Sophia Dorothea of Celle
Sophia Dorothea of Celle was the repudiated wife of future King George I of Great Britain, mother of George II. The union with her first cousin was an arranged marriage of state, instigated by the machinations of his mother, Sophia of Hanover, she is best remembered for her alleged affair with Philip Christoph von Königsmarck that led to her being imprisoned in the Castle of Ahlden for the last thirty years of her life. Sophia Dorothea was born on 15 September 1666, the only child of George William, Duke of Brunswick-Lüneburg by his long-term mistress, Eleonore d'Esmier d'Olbreuse, Countess of Williamsburg, a Huguenot lady, the daughter of Alexander II d'Esmiers, Marquess of Olbreuse. George William married Eleonore in 1676. There was some talk of marriage between Sophia Dorothea and the future king of Denmark, but the reigning queen was talked out of it by Sophia of Hanover. Another engagement, to the Duke of Brunswick-Wolfenbüttel, was broken off after Duchess Sophia convinced her brother-in-law of the advantage of having Sophia Dorothea marry her cousin.
This occurred on the day the engagement between Sophia Dorothea and the Duke was to be announced. When told of the change in plans and her new future husband, Sophia Dorothea shouted that "I will not marry the pig snout!", threw against the wall a miniature of George Louis brought for her by Duchess Sophia. Forced by her father, she fainted into her mother's arms on her first meeting with her future mother-in-law, she fainted again. On 22 November 1682, in Celle, Sophia Dorothea married George Louis. In 1705 he would inherit the Principality of Lüneburg after the death of his father-in-law and uncle, George William, Duke of Brunswick-Lüneburg, in 1714 the Kingdom of Great Britain and the Kingdom of Ireland and became King George I of Great Britain through his mother, Duchess Sophia, a granddaughter of James VI and I; the marriage of George Louis and Sophia Dorothea was an unhappy one. His immediate family his mother Duchess Sophia and despised Sophia Dorothea; the desire for the marriage was purely financial, as Duchess Sophia wrote to her niece Elizabeth Charlotte, "One hundred thousand thalers a year is a goodly sum to pocket, without speaking of a pretty wife, who will find a match in my son George Louis, the most pigheaded, stubborn boy who lived, who has round his brains such a thick crust that I defy any man or woman to discover what is in them.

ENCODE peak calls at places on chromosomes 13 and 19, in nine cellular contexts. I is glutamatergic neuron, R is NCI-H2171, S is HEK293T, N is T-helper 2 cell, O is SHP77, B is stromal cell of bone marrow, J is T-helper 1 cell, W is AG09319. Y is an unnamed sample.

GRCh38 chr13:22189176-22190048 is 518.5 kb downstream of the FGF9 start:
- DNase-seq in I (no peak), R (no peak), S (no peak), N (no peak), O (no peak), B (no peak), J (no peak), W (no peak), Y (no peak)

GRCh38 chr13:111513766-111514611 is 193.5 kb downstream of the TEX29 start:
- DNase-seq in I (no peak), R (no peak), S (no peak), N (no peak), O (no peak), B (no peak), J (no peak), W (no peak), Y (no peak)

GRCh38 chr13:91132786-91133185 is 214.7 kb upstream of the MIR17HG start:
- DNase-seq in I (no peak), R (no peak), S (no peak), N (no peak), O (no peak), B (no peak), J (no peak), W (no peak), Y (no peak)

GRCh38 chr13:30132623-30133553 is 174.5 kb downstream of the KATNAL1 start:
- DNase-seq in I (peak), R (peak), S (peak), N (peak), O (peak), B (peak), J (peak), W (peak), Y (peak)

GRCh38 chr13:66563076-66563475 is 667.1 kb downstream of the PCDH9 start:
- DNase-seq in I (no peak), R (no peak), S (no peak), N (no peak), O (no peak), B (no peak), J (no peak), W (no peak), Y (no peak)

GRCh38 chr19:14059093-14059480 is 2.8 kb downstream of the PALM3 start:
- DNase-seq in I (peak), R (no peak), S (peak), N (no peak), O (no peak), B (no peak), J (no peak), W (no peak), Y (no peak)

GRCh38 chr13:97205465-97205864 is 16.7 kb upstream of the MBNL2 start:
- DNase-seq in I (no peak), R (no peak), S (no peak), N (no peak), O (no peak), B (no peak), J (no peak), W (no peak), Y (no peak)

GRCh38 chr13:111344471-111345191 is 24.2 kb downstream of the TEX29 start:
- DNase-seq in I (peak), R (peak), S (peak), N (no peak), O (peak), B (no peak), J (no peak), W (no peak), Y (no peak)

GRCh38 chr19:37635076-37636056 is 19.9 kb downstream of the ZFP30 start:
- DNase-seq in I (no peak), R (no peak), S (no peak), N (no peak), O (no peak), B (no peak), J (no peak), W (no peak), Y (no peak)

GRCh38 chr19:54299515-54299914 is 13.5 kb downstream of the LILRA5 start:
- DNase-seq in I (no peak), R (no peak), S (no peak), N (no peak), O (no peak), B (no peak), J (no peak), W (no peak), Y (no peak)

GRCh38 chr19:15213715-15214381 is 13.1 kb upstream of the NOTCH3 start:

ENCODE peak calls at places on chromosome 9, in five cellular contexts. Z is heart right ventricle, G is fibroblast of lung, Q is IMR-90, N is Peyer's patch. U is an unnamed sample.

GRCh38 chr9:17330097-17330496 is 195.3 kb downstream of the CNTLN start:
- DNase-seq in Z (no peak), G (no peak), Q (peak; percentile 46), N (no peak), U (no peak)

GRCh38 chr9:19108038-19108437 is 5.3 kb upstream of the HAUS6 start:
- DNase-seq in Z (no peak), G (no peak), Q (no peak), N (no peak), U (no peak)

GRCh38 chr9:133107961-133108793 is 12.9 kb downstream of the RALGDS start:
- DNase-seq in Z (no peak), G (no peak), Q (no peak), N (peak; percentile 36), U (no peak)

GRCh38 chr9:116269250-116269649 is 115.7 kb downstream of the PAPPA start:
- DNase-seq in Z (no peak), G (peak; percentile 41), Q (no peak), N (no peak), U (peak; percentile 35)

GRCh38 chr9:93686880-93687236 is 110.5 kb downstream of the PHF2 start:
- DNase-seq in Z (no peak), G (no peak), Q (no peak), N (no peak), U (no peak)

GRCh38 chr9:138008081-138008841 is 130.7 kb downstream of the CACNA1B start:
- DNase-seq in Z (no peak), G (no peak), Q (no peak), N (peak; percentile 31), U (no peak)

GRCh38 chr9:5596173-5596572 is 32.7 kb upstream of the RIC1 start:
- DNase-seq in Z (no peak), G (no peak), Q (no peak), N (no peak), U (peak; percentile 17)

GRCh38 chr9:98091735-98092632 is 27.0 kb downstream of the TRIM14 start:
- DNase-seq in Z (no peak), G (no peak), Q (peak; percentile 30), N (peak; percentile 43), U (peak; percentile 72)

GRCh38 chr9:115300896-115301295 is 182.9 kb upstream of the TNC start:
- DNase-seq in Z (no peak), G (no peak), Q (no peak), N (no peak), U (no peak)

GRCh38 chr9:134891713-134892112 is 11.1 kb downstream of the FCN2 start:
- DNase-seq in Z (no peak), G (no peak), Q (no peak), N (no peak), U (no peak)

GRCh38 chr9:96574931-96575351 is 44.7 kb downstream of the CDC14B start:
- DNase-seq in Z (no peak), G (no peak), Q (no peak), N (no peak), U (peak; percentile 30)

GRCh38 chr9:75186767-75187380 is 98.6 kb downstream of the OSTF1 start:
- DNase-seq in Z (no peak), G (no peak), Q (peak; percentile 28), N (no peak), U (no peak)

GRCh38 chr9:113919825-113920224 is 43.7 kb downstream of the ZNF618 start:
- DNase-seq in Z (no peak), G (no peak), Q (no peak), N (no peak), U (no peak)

He does not care much for the match itself, but one hundred thousand thalers a year have tempted him as they would have tempted anybody else". These feelings of contempt were shared by George Louis himself, oddly formal to his wife. Sophia Dorothea was scolded for her lack of etiquette, the two had loud and bitter arguments. Things seemed better after the birth of their first two children: George Augustus, born 1683 King George II of Great Britain Sophia Dorothea, born 1686 wife of King Frederick William I of Prussia, mother of Frederick the GreatBut George Louis acquired a mistress, Melusine von der Schulenburg, started pointedly neglecting his wife, his parents asked him to be more circumspect with his mistress, fearful that a disruption in the marriage would disrupt the payment of the 100,000 thalers. George Louis and Sophia Dorothea became estranged—George preferred the company of his mistress, Melusine von der Schulenburg, Sophia Dorothea, had her own romance with the Swedish Count Philip Christoph von Königsmarck.
Threatened with the scandal of an elopement, the Hanoverian court, including George's brothers and mother, urged the lovers to desist, but to no avail. According to diplomatic sources from Hanover's enemies, in July 1694 the Swedish count was killed with the connivance of George, his body thrown into the river Leine weighted with stones; the murder was claimed to have been committed by four of Ernest Augustus's courtiers, one of whom was paid the enormous sum of 150,000 thalers, about one hundred times the annual salary of the highest paid minister. Rumours supposed that Königsmarck was hacked to pieces and buried beneath the Hanover palace floorboards. However, sources in Hanover itself, including Sophia, denied any knowledge of Königsmarck's whereabouts. George's marriage to Sophia Dorothea was dissolved, not on the grounds that either of them had committed adultery, but on the grounds that Sophia Dorothea had abandoned her husband. With the agreement of her father, George had Sophia Dorothea imprisoned in Ahlden House in her native Celle, where she stayed until she died more than thirty years later.